Craig McBride leads a group of skiers working their way up a portion of the Larch Hills traverse on Feb. 9. (George Zorn Photo)

Hardy group of skiers brave cold to conquer Larch Hills traverse

Group makes the trip celebrating 10 years since the Shuswap mountain trail was opened

It has been just over decade since the Shuswap Trail Alliance cut single track trail connecting forest service roads running over the Larch Hills from Salmon Arm to Sicamous.

A hardy group of skiers has tackled the epic 38-kilometre journey over them regularly since then.

On Feb. 9, a group of 10 skiers braved the cold and made the approximately 11-hour traverse starting from the Sicamous side.

Related:Ski enthusiast speaks up for Sicamous back country

Blaine Carson, a regular user of the backcountry area of the Larch Hills, said after the skiers hiked up the logging road switchbacks near Sicamous they were treated to beautiful sunshine but also had to deal with frigid wind chill.

“My fingers are still a little tingly and so are my toes,” Carson said.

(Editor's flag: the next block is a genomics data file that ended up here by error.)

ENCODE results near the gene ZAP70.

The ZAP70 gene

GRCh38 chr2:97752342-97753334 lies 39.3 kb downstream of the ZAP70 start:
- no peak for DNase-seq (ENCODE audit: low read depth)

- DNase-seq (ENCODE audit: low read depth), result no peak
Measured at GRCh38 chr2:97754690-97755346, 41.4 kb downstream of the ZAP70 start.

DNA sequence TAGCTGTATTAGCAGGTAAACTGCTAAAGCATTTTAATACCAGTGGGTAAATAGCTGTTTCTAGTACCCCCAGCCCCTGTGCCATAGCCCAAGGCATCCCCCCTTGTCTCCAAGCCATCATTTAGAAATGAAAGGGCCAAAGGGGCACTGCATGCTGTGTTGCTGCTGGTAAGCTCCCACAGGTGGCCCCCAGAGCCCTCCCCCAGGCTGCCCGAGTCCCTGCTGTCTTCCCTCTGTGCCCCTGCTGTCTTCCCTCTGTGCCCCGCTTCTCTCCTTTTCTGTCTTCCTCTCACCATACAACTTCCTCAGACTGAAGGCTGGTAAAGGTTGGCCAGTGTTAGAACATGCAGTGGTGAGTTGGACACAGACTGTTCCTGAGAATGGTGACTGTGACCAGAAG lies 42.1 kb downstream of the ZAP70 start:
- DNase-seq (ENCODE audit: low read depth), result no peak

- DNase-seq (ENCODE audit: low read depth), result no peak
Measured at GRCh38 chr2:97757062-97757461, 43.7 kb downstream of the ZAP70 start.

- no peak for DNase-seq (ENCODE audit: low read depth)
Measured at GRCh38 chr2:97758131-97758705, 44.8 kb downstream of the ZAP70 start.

Related:Trail Alliance seeks grants for trail improvements

Carson said most of the group who skied the traverse on Feb. 5 packed snowshoes along with their skis to handle some of the steeper climbs the route demanded they make.

Carson is familiar with the traverse; he made the ski tour for the first time in Jan. 2009. Weather plays a major role in conditions on the traverse. Carson says 10 hours is the shortest time he has ever completed it in and once, in deep heavy snow, it took him 13 hours.

Carson recently installed winter signage directing people through the traverse, but stressed it is a very challenging winter adventure only for those who are surefooted on their skis and familiar with backcountry navigation.

“You have to know where you’re going,” Carson said. “It’s not something to be undertaken lightly.”

The skiers who did make the gruelling trip had nothing but good things to say about the experience.

“Another epic adventure for the memory banks. I really enjoyed the company. There were a lot of hardships but smiles in abundance,” wrote Craig McBride in an email to the Eagle Valley News.


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